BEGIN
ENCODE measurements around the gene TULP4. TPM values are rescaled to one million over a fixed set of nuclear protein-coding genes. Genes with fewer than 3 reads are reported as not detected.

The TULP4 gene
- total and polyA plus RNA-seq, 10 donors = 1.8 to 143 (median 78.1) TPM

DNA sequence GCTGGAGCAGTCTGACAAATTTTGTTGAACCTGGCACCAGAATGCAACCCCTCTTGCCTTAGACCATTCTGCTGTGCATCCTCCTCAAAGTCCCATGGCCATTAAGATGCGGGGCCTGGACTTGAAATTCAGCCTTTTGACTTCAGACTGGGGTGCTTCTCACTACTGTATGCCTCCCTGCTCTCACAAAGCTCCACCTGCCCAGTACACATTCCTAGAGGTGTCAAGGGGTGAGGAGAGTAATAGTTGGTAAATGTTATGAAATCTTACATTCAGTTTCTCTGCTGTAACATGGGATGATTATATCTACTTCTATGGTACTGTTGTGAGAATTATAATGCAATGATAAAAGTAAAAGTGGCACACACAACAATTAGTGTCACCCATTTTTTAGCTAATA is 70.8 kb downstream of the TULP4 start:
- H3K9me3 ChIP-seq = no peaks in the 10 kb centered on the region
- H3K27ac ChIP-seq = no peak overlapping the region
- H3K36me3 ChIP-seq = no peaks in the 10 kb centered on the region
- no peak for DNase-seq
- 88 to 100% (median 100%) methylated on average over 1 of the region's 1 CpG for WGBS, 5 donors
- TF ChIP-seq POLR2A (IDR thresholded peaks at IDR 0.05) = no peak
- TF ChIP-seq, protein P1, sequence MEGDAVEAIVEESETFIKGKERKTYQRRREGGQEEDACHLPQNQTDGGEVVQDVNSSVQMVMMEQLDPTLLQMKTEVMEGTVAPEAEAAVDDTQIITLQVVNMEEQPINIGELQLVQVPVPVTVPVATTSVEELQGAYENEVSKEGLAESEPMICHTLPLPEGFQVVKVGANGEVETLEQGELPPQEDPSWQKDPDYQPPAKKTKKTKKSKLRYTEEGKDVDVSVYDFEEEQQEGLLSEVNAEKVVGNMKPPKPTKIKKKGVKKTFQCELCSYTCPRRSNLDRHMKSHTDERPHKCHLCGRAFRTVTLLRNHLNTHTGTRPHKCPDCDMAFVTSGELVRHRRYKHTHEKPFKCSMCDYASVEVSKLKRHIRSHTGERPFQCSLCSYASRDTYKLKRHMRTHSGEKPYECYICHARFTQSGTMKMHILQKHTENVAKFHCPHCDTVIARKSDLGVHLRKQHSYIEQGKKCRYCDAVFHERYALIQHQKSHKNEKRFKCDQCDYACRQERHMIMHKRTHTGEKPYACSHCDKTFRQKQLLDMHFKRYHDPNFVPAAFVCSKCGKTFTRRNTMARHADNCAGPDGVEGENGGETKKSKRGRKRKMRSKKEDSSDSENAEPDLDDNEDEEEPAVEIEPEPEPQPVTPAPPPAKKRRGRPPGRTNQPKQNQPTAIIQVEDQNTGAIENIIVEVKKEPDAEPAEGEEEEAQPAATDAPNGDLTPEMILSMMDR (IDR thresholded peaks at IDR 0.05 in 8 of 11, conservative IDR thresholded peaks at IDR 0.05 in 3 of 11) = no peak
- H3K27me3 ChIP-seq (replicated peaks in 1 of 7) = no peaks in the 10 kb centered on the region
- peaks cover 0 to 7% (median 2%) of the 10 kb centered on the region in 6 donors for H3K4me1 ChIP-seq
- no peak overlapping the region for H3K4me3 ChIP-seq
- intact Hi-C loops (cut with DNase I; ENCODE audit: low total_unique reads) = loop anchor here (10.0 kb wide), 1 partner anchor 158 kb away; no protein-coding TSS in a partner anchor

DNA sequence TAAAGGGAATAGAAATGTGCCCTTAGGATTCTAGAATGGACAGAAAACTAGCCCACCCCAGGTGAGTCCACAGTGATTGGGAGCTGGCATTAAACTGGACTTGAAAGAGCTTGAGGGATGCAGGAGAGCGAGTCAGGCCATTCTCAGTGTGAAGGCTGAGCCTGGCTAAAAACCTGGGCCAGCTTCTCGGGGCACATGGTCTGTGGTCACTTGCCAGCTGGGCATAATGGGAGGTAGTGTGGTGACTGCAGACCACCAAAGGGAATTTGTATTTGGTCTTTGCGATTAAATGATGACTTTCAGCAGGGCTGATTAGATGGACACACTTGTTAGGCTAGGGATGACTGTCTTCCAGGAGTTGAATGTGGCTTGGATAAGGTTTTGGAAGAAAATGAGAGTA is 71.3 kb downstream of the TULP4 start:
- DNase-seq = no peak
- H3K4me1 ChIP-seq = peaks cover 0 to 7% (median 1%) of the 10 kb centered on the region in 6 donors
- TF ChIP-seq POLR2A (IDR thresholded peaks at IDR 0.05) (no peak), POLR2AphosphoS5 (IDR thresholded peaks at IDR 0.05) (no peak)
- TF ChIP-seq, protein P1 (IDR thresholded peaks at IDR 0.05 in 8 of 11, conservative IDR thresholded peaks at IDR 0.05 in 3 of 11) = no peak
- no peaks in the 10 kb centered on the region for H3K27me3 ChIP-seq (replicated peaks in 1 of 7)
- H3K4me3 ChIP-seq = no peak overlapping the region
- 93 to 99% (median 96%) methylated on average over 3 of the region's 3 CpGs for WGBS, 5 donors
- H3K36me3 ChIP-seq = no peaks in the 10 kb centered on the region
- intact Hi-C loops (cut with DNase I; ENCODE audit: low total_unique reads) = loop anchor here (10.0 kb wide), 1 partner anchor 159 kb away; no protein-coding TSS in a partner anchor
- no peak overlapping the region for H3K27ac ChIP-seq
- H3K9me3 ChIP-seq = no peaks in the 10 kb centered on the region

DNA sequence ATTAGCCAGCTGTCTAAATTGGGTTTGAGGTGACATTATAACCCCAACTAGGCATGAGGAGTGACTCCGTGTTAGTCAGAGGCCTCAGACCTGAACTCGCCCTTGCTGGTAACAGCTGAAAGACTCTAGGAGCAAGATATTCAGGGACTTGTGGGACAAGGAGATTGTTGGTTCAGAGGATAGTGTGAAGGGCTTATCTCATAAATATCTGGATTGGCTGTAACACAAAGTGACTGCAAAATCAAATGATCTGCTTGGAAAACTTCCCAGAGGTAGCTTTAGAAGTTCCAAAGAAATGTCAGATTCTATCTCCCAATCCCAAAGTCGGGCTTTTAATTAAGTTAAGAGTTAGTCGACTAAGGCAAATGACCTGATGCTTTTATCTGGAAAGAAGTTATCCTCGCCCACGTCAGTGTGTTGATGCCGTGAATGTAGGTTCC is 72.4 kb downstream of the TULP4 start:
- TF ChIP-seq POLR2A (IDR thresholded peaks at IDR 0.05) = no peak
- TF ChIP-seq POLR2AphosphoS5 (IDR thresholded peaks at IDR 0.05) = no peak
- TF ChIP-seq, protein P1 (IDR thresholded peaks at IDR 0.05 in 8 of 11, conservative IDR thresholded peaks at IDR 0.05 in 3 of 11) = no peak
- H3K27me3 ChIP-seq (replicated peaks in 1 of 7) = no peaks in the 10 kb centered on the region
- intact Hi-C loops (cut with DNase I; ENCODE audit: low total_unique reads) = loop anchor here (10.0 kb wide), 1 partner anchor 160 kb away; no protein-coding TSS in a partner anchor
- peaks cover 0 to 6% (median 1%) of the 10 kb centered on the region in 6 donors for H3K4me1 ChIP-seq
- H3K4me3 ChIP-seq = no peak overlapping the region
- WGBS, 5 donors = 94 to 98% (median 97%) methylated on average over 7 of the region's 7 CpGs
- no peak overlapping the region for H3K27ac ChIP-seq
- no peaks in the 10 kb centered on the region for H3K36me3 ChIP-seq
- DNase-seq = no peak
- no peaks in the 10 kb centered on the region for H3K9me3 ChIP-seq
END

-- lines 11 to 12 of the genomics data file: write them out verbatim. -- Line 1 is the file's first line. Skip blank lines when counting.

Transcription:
- TF ChIP-seq, protein P1, sequence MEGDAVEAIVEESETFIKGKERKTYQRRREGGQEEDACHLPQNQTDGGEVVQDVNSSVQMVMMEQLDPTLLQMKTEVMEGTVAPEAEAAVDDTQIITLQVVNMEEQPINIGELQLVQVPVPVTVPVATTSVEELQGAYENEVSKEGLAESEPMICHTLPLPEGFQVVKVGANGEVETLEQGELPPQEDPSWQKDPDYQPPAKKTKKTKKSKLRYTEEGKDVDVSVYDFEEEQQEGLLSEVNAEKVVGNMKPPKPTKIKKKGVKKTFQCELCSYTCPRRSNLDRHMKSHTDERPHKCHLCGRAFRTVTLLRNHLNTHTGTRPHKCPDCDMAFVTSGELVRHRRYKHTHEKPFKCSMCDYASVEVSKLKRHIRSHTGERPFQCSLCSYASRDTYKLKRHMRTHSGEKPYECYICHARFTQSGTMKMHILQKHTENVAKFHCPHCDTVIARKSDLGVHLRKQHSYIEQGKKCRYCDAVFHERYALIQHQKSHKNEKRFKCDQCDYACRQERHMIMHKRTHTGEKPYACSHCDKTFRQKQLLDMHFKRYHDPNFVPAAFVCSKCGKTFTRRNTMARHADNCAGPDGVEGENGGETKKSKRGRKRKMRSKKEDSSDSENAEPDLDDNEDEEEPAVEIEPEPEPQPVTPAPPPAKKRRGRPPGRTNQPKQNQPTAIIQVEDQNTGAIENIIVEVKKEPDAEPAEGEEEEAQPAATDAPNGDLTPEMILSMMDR (IDR thresholded peaks at IDR 0.05 in 8 of 11, conservative IDR thresholded peaks at IDR 0.05 in 3 of 11) = no peak
- H3K27me3 ChIP-seq (replicated peaks in 1 of 7) = no peaks in the 10 kb centered on the region